Seems like the kind of thing that I’d think I could do in 5-10 hours but would likely take twice that. If that’s fun for you, then it could be a cool project.


This could also be done through an external little app which would listen for a webhook sent on edits on your source site, and then use the api to post on the mirror site.


I’ve been thinking again about this.

A plugin could add a custom topic field for the URL of the source of the primary document. (I guess it would also need fields for a remote username and api key if the main document is to be hidden, as I think is your use case, but that piece could wait. Or perhaps they could live in a user custom field. It would be up to whoever generated the key to see that the api key has read-only privileges).

When creating a topic you would enter something like "remote:" and when the topic was created, Discourse would pull the remote topic’s raw text, insert it into raw as an edit and instantiate the topic_custom_field with the remote URL, perhaps adding a “copied from url” at the top.

At this point you’ve copied the remote topic locally and have a record of it.

There could then be a “check source” button that would pull the remote topic and save the remote topics’ updated_at and maybe even the raw in other custom fields (a job could also do this periodically, saving a bit of UX). You could then have a an update button that would replace the existing raw with the remote one as an edit.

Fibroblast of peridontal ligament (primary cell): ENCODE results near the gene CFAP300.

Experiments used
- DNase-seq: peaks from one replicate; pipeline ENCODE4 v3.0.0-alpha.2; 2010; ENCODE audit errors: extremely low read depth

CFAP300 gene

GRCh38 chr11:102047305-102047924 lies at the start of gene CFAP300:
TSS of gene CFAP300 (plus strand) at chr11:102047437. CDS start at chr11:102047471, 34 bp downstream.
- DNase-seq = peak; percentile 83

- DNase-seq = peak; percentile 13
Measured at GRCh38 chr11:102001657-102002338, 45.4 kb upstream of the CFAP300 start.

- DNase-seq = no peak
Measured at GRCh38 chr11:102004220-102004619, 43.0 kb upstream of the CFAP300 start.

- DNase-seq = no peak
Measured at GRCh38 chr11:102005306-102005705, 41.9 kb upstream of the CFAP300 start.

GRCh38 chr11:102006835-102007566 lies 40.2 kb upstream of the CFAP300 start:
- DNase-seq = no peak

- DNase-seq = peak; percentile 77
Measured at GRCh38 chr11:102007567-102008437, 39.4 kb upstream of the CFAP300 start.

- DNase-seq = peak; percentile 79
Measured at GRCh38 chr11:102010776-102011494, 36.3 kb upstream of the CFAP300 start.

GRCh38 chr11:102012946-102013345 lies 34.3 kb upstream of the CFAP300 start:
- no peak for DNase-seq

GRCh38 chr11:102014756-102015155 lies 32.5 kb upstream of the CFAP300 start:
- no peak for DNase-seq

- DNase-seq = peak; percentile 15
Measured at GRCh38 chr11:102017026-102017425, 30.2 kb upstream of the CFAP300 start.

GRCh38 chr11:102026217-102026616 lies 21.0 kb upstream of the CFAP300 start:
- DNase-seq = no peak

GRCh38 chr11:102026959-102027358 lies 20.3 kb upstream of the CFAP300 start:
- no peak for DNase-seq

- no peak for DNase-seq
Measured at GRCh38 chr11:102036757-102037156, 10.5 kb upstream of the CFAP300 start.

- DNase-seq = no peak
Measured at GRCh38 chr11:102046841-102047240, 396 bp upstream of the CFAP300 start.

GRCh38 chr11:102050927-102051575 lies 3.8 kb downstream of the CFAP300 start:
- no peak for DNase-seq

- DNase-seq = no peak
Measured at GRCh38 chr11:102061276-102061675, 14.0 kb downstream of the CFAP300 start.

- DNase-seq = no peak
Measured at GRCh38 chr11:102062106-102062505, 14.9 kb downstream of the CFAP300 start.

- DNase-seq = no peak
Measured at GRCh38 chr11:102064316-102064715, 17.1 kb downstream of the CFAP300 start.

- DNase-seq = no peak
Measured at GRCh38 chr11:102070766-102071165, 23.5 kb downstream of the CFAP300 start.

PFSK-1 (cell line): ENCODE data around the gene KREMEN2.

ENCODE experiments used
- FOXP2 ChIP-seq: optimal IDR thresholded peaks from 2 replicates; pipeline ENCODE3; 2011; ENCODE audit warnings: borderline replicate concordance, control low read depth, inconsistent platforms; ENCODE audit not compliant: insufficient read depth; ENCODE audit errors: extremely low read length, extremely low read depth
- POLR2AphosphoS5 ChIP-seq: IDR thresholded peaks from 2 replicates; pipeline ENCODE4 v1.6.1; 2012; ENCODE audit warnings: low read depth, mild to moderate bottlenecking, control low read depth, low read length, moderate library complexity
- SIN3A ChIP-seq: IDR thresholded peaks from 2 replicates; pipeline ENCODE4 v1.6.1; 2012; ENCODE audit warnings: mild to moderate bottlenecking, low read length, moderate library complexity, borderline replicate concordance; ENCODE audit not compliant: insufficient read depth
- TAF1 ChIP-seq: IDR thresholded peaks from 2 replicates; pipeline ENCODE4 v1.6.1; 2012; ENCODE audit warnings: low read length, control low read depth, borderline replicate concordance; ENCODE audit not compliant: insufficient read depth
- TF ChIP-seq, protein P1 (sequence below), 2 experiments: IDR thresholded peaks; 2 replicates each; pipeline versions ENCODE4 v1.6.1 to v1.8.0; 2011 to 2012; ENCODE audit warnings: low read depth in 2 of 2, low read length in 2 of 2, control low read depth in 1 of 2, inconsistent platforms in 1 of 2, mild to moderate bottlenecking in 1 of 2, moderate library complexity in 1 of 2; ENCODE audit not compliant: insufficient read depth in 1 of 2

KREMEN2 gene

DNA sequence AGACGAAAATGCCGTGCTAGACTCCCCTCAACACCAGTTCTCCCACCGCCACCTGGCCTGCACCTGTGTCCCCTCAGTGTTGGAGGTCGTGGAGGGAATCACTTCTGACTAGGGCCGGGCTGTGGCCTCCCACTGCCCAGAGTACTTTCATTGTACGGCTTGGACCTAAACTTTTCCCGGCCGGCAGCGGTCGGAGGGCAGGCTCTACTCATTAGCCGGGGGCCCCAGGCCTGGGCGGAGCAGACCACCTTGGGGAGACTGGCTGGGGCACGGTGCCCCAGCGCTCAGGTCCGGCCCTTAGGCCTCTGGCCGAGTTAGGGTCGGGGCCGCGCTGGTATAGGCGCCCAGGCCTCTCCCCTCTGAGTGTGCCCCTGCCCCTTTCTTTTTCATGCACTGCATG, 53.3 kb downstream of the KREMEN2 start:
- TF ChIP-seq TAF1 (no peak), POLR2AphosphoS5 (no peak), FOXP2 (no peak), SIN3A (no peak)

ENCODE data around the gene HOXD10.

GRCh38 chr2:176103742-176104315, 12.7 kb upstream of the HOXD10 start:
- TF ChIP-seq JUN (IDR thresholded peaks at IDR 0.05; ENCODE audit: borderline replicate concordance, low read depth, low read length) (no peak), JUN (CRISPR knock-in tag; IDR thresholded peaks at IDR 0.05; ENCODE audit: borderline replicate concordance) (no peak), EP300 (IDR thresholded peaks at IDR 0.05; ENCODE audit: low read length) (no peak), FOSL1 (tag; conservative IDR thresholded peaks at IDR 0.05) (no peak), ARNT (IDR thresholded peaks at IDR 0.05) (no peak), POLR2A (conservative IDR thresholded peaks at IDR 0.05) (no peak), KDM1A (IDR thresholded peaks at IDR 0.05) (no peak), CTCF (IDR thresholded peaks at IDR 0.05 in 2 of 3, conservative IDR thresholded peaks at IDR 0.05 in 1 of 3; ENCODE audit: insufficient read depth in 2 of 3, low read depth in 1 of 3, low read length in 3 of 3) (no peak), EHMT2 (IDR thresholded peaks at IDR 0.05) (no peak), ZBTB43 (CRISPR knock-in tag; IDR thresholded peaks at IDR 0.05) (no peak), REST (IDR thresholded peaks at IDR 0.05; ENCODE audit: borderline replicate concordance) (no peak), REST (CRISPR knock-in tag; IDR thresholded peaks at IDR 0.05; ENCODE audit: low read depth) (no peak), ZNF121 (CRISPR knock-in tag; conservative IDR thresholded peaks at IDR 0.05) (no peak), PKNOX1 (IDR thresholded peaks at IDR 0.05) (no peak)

If the primary site is public, then this part is really easy. Adding API an API key to pull from a private site complicates things, managing a set of API keys across multiple sites, complicates it more. If the original source needed to be replaced you could maybe do that with the remap rake task, or add the ability to edit the custom field with the remote URL when you had need to.

This part comes for free, since this solution has the secondary sites pulling the data from the primary one.

Right. And there can be a link back to the source site, so people could go to the source to see those comments, or perhaps even embed them via Embed comments from Discourse in your single page app.

If you’ve got any budget at all for this, feel free to contact me.

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Hey Jay,

I’ve had this on my mind for a while, though it hasn’t progressed much until recently. Unfortunately the Discourse to Discourse syncing dropped in value for me(it was only a handful of topics), but what raised in value was the desire to synchronise markdown files from other platforms in general.

Our dominant use case at the company was to have readmes and wikis from Gitlab projects available within Discourse(for feedback and searching), but with the gitlab file remaining the single source of truth. My lack of ruby knowledge resulted in a python script which is definitely overkill in its implementation, but satisfactory in its functionality. The first decent version does some of what you outlined as well. Some functionality:

  • contains link to the original source(file in gitlab)
  • contains link to the specific revision(gitlab commit #)
  • handles images and image urls
    • downloads images from gitlab repo
    • uploads them to discourse
    • replaces original image url with the shorturl of the upload
  • adds a tag “synced_with_gitlab” so it’s easy to find them all

It worked more or less the same with github as well. Both have more or less the same flavour of markdown making it pretty slick.

I would love to make this open source, but I’ll need to see what legal say. Additionally, it’s still a bit of a hacky python mess. The intention is to convert this into a ruby plugin at some point, but I’ll need to see if I can find the necessary time.